Area Forecast Discussion
Issued by NWS State College, PA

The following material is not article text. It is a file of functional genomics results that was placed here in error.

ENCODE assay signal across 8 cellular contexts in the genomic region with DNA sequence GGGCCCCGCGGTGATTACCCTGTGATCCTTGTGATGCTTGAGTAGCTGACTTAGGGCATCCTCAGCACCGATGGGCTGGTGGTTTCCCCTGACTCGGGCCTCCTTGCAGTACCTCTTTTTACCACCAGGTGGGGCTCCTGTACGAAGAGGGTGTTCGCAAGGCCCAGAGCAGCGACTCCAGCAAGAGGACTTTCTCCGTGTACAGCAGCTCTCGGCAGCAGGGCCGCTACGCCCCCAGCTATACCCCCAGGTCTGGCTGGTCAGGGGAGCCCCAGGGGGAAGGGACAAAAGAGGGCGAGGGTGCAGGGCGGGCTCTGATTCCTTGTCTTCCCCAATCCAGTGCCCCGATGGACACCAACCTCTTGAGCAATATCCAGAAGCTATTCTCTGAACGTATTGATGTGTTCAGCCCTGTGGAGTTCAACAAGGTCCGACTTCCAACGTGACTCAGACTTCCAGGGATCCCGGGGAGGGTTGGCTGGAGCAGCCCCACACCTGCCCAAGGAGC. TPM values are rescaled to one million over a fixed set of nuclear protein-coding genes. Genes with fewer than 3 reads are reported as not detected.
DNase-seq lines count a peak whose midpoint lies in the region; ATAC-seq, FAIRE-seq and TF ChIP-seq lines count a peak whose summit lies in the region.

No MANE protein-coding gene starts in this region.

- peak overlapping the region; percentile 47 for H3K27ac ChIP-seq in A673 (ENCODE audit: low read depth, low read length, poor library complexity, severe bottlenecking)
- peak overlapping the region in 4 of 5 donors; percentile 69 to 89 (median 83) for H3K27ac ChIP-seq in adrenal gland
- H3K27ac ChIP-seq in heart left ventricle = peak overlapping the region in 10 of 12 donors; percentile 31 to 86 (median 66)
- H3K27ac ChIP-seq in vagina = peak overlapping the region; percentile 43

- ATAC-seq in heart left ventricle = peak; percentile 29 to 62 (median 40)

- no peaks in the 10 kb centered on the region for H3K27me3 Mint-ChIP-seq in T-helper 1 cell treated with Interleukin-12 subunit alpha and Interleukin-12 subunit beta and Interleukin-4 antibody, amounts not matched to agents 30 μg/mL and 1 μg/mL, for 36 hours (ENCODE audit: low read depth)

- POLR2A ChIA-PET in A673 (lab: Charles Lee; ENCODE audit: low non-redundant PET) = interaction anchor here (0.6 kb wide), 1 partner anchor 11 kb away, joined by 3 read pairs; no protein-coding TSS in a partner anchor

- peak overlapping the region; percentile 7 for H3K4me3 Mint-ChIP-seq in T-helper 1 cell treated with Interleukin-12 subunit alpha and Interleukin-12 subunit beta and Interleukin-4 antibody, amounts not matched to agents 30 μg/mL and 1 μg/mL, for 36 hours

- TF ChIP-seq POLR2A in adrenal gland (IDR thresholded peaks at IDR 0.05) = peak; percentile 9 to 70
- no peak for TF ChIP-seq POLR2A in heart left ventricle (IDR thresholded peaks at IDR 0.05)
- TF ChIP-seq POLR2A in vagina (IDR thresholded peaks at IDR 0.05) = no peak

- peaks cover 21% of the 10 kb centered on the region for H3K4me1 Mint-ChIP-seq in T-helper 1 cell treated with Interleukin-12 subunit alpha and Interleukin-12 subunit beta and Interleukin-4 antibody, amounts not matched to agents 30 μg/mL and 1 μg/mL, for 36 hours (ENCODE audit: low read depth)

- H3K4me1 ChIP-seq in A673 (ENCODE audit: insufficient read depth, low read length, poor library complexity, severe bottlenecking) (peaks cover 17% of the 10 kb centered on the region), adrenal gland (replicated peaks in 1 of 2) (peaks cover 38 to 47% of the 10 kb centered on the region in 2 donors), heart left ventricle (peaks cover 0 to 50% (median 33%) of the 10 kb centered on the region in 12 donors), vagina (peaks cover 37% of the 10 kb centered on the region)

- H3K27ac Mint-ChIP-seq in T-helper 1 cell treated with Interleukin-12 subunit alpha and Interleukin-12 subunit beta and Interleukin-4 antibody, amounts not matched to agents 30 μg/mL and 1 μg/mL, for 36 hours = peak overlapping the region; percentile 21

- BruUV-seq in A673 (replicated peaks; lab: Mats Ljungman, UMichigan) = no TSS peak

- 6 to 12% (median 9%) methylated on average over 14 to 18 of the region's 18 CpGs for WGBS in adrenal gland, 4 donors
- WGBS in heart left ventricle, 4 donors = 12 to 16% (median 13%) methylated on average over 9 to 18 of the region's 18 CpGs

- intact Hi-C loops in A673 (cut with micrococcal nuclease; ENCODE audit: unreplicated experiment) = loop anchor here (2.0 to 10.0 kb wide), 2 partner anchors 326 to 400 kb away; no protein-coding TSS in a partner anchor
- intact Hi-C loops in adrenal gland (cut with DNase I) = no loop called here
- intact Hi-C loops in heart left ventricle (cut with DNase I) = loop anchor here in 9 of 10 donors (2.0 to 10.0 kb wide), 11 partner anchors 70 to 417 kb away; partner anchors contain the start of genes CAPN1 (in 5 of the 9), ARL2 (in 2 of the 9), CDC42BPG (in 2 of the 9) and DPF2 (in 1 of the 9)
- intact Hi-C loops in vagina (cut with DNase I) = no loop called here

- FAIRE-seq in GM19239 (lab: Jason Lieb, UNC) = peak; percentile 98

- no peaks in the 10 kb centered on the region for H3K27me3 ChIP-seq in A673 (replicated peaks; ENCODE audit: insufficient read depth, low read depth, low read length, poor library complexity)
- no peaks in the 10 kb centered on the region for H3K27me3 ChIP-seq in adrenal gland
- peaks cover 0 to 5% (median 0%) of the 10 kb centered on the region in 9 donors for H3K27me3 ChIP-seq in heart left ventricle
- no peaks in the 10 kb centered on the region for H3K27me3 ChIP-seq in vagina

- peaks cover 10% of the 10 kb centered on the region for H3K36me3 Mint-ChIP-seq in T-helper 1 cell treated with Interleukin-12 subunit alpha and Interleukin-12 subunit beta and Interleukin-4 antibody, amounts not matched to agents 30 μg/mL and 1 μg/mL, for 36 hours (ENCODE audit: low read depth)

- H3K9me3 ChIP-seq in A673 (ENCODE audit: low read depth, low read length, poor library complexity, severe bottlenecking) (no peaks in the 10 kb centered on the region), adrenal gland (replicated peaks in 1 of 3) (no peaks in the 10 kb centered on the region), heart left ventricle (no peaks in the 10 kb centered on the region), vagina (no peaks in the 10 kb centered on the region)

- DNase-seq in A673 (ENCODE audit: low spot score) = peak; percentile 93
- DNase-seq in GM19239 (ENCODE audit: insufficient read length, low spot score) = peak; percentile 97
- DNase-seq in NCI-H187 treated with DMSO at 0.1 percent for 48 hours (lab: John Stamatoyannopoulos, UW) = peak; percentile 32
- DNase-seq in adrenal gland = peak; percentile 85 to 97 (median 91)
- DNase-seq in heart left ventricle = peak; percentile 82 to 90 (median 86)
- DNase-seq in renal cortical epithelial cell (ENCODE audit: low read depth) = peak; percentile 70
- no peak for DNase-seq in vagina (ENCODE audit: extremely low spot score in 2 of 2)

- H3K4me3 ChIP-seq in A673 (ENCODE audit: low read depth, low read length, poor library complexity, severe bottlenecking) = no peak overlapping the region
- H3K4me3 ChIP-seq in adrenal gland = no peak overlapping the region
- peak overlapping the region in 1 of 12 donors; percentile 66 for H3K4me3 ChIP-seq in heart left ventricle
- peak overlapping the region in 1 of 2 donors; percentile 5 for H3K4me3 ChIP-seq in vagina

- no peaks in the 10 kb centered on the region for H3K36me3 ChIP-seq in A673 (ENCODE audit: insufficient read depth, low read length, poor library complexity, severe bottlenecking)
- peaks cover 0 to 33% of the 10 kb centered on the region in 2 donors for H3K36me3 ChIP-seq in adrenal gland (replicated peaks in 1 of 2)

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000 FXUS61 KCTP 291001 AFDCTP Area Forecast Discussion National Weather Service State College PA 601 AM EDT Wed Mar 29 2017 .SYNOPSIS... Cooler and drier air will overspread Pennsylvania today and Thursday as high pressure builds southward from southern Canada. A new storm system will approach the region on Thursday, bringing showery conditions Thursday night through Saturday. Cooler and unsettled conditions will last into Sunday, with scattered valley rain and mountain snow showers possible. && .NEAR TERM /UNTIL 6 PM THIS EVENING/... Cooler and drier air mass filtering southward over central PA early this morning. Low clouds persist across most of central PA...but early morning IR imagery shows breaks evolving and back edge settling southward through the Fingerlakes region. After a cloudy start...expect to see sun breaks increase as the early morning progresses. Building sfc high pressure will eventually bring a mix of sun and clouds across northern areas, and a bright sunny day over southern areas by mid to late morning. Highs in the 40s and 50s will be near to slightly above normal. It will be breezy out of the north between 10 and 20 mph. && .SHORT TERM /6 PM THIS EVENING THROUGH 6 PM THURSDAY/... Fair and cool conditions will continue tonight and Thursday... as strong surface ridge axis remains nosed and anchored across central PA tonight and Thursday. Clouds will increase by late Thu morning and Thu afternoon from west to east (respectively) as the sfc ridge axis moves offshore and return flow arrives. Late day showers are expected to develop west of the Alleghenies and may reach the central mountains by nightfall...which will be the start of another lengthy stretch of gloomy and showery conditions set to last through most of the weekend. Mins tonight will be much chillier than recent nights..ranging from the upper 20s north to the mid 30s south. Highs on Thursday will be a few degrees cooler than Wednesday thanks to decreased mixing and increasing cloud cover in the morning and afternoon hours especially...and will range from the mid 40s north to the lower 50s south. && .LONG TERM /THURSDAY NIGHT THROUGH TUESDAY/... GFS/EC and their respective ensembles are in good agreement with the onset timing of warm frontal rain that streaks quickly east from the Ohio Valley by Thursday evening. Evaporational/dynamic cooling of the airmass *may* help 925-850 mb temps dip to near 0C across our NE counties Thursday night and Friday as the steadier light- mdtly heavy, Warm Advection rain begins there. 00z cycle has warmed boundary layer from earlier solutions...and have included only isolated mentions of rain/sleet mix to the North and East of a KIPT and KSEG line. There`s a low prob for a light coating of snow on the high terrain across Sullivan County...and have a few tenths of an inch of snow accumulation forecast there. Model consensus is also for a quasi Miller-B type of low track heading just north of the Ohio River during the day Friday, then a pressure jump and slight intensification of the sfc low (to 996 mb) off the southern NJ and New England Coast Saturday. Under normally colder winter-time circumstances, this low track would be pretty favorable for a significant snowfall across much of central and northern PA. However, a quite warm boundary layer (and 850 mb temps) to begin with, coupled with the lack of a stronger anchoring high over southeast Canada and New England will mean a widespread/soaking rain evening with 24-36 hour rainfall at the majority of places here in Central PA coming in between 0.75-1.00 inch. This rainfall will add a healthy spike to the flow and levels on smaller streams and creeks across the region with broader mdt rises on rivers, but no significant threat for flooding as headwater flash flood guidance is averaging 2-2.5 inches for a 12 and 24 hour period respectively. Periods of light rain, drizzle, and ridge shrouding dense fog will persist Friday night into Saturday as slightly colder air wraps around behind the storm. Some breaks in the cloud cover should occur Saturday afternoon, esp across the Lower Susq Valley where drying downslope flow will be enhanced. Forecast temps Friday may be a bit warm considering the aforementioned storm track just to our south, and amount of rain expected. Max temps Saturday will near to a few deg F above normal in many locations. High pressure building over the region (coupled with the offsetting effect of abundant sunshine and GEFS mean 850 mb temps cooling by 3-4 deg C imply max temps close to what we`ll see Saturday, which is upper 40s to lower 50s across the nrn mtns...and mid to upper 50s elsewhere. Dry and slightly milder conditions are in the forecast for Monday as the ridge of high pressure slides just to our east and ens mean 850 mb temps rebound by a few to svrl deg C (atop a light serly sfc flow). The next, rather potent and moisture laden southern stream wave heads our way for Mon night and Tuesday, bringing a likelihood of a widespread rain. && .AVIATION /10Z WEDNESDAY THROUGH SUNDAY/... MVFR/IFR ceilings will persist across the western 3/4 of the airspace into the mid-late morning. The far southeast 1/4 including KMDT/KLNS should stay low VFR with bases 4-5kft AGL. All guidance is in agreement with high confidence in improving conditions/return to VFR this afternoon. VFR will continue tonight with increasing high level clouds/cigs AOA 15kft AGL. Outlook... Thu: VFR/No sig wx. Chance of rain NW 1/2 late. Thu Night-Fri: MVFR/IFR. Rain. Sat: Sub-VFR restrictions early; then gradually improving conditions into Sat night. Sun: VFR/No sig wx. && .CTP WATCHES/WARNINGS/ADVISORIES... None. && $$ SYNOPSIS...DeVoir NEAR TERM...Grumm/DeVoir SHORT TERM...Grumm/DeVoir LONG TERM...Lambert/Gartner AVIATION...Steinbugl is the U.S. government's official web portal to all federal, state and local government web resources and services.